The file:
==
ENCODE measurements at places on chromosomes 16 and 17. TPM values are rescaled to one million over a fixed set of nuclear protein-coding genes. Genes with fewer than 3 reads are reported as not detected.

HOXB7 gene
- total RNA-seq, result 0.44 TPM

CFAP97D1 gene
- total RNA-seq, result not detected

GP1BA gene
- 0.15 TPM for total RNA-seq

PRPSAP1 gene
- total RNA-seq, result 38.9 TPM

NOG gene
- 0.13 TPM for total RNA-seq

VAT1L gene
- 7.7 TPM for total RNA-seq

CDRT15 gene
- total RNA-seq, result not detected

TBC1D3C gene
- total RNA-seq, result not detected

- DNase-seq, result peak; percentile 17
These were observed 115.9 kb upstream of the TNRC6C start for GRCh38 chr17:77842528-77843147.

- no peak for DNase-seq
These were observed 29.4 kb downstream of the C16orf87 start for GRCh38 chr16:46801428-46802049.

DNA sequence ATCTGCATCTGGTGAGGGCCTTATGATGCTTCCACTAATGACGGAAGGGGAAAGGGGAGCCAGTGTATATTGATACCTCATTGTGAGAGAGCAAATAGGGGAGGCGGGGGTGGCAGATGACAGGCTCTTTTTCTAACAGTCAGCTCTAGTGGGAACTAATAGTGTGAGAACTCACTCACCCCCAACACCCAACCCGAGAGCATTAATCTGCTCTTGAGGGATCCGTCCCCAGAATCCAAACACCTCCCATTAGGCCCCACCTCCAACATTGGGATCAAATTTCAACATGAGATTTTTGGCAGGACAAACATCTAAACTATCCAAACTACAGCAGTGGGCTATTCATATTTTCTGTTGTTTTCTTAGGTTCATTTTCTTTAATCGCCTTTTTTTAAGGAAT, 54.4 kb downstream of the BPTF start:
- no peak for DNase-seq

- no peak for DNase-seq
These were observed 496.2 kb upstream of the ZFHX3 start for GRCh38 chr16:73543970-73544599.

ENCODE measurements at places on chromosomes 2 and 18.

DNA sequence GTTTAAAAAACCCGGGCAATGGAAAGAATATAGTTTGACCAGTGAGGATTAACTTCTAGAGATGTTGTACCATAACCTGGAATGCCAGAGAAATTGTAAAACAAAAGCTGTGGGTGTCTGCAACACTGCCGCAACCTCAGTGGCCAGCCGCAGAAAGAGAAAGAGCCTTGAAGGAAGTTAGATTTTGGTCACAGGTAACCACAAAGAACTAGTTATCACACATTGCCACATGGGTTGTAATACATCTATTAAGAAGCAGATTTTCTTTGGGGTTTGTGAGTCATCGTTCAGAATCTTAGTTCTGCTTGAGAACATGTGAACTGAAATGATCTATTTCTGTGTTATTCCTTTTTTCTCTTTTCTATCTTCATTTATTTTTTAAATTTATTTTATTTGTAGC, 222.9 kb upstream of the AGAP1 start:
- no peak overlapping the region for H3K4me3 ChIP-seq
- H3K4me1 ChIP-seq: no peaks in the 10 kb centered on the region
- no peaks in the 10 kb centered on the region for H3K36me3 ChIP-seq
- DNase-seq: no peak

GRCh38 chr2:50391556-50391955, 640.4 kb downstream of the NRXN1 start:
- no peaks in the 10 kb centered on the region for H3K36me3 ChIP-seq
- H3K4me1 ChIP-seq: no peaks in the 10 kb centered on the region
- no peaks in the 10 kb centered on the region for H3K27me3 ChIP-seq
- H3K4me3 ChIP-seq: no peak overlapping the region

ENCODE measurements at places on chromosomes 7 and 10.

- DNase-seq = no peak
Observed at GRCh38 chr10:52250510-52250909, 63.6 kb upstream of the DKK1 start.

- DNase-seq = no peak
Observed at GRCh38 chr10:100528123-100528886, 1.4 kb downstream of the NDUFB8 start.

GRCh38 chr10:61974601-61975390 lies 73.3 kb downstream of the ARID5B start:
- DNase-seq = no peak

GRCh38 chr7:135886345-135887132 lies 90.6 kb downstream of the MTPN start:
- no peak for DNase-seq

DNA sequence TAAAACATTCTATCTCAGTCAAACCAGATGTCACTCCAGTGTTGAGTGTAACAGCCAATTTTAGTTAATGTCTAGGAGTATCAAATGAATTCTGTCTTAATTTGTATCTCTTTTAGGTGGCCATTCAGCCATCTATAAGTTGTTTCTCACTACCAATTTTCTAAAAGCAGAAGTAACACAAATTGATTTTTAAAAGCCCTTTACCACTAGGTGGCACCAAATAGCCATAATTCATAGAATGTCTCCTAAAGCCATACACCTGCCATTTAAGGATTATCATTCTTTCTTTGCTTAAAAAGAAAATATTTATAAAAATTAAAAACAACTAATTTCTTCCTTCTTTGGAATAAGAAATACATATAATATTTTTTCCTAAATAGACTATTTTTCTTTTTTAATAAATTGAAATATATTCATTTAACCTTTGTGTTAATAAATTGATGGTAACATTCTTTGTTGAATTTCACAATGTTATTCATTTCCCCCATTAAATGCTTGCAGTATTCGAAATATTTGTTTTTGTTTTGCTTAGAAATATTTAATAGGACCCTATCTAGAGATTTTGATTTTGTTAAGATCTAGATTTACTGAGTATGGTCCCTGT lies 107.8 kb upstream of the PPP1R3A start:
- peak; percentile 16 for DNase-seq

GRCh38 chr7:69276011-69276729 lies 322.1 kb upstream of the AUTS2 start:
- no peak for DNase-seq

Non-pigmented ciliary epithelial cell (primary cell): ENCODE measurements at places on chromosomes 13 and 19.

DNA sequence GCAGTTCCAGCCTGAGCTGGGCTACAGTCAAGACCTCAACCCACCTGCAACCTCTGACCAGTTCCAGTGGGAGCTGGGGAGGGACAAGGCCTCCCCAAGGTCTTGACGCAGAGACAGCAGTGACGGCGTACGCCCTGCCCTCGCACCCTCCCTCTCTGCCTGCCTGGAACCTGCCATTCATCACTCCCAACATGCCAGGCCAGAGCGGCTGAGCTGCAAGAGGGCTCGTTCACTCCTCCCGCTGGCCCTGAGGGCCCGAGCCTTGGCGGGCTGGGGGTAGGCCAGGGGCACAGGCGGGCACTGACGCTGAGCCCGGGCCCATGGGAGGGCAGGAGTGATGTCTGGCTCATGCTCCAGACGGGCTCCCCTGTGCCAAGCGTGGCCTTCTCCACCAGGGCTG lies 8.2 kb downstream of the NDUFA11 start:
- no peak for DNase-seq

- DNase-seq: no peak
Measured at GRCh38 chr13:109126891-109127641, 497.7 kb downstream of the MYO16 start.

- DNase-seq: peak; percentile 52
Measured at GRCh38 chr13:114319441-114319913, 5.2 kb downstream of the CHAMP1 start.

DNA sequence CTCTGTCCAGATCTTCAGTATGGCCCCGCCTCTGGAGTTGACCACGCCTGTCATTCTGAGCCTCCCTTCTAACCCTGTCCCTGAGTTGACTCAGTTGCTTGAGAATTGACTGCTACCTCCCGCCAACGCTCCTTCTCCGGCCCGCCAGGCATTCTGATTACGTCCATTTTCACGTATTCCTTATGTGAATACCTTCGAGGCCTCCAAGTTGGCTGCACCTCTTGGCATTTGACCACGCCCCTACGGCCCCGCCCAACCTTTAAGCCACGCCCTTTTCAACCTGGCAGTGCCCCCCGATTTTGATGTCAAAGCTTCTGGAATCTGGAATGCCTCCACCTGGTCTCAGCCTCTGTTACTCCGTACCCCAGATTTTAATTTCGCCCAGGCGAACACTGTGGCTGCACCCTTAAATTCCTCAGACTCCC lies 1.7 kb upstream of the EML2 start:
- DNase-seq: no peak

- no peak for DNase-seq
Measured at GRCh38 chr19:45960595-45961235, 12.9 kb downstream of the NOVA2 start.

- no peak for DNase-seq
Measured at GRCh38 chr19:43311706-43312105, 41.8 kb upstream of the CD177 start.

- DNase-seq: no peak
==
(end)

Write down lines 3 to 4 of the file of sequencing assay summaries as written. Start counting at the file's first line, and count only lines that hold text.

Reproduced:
- total RNA-seq, result 0.44 TPM

CFAP97D1 gene